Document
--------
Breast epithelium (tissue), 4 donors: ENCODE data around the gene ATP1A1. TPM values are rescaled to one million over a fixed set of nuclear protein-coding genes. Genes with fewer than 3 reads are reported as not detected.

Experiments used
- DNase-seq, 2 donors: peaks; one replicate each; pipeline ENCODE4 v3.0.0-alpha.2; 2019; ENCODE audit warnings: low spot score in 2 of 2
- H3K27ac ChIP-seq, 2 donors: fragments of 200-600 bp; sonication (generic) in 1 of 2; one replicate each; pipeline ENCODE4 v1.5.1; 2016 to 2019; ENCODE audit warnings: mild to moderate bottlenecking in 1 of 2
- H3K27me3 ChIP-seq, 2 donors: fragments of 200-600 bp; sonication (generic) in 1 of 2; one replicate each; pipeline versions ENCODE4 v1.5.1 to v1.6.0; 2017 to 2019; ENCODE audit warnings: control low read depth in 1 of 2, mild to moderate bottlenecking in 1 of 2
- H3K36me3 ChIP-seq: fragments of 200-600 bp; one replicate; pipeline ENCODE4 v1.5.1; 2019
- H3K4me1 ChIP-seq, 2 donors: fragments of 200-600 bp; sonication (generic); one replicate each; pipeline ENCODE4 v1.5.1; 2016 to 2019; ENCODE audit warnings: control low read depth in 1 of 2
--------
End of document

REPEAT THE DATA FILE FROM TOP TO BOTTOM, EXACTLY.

Breast epithelium (tissue), 4 donors: ENCODE data around the gene ATP1A1. TPM values are rescaled to one million over a fixed set of nuclear protein-coding genes. Genes with fewer than 3 reads are reported as not detected.

Experiments used
- DNase-seq, 2 donors: peaks; one replicate each; pipeline ENCODE4 v3.0.0-alpha.2; 2019; ENCODE audit warnings: low spot score in 2 of 2
- H3K27ac ChIP-seq, 2 donors: fragments of 200-600 bp; sonication (generic) in 1 of 2; one replicate each; pipeline ENCODE4 v1.5.1; 2016 to 2019; ENCODE audit warnings: mild to moderate bottlenecking in 1 of 2
- H3K27me3 ChIP-seq, 2 donors: fragments of 200-600 bp; sonication (generic) in 1 of 2; one replicate each; pipeline versions ENCODE4 v1.5.1 to v1.6.0; 2017 to 2019; ENCODE audit warnings: control low read depth in 1 of 2, mild to moderate bottlenecking in 1 of 2
- H3K36me3 ChIP-seq: fragments of 200-600 bp; one replicate; pipeline ENCODE4 v1.5.1; 2019
- H3K4me1 ChIP-seq, 2 donors: fragments of 200-600 bp; sonication (generic); one replicate each; pipeline ENCODE4 v1.5.1; 2016 to 2019; ENCODE audit warnings: control low read depth in 1 of 2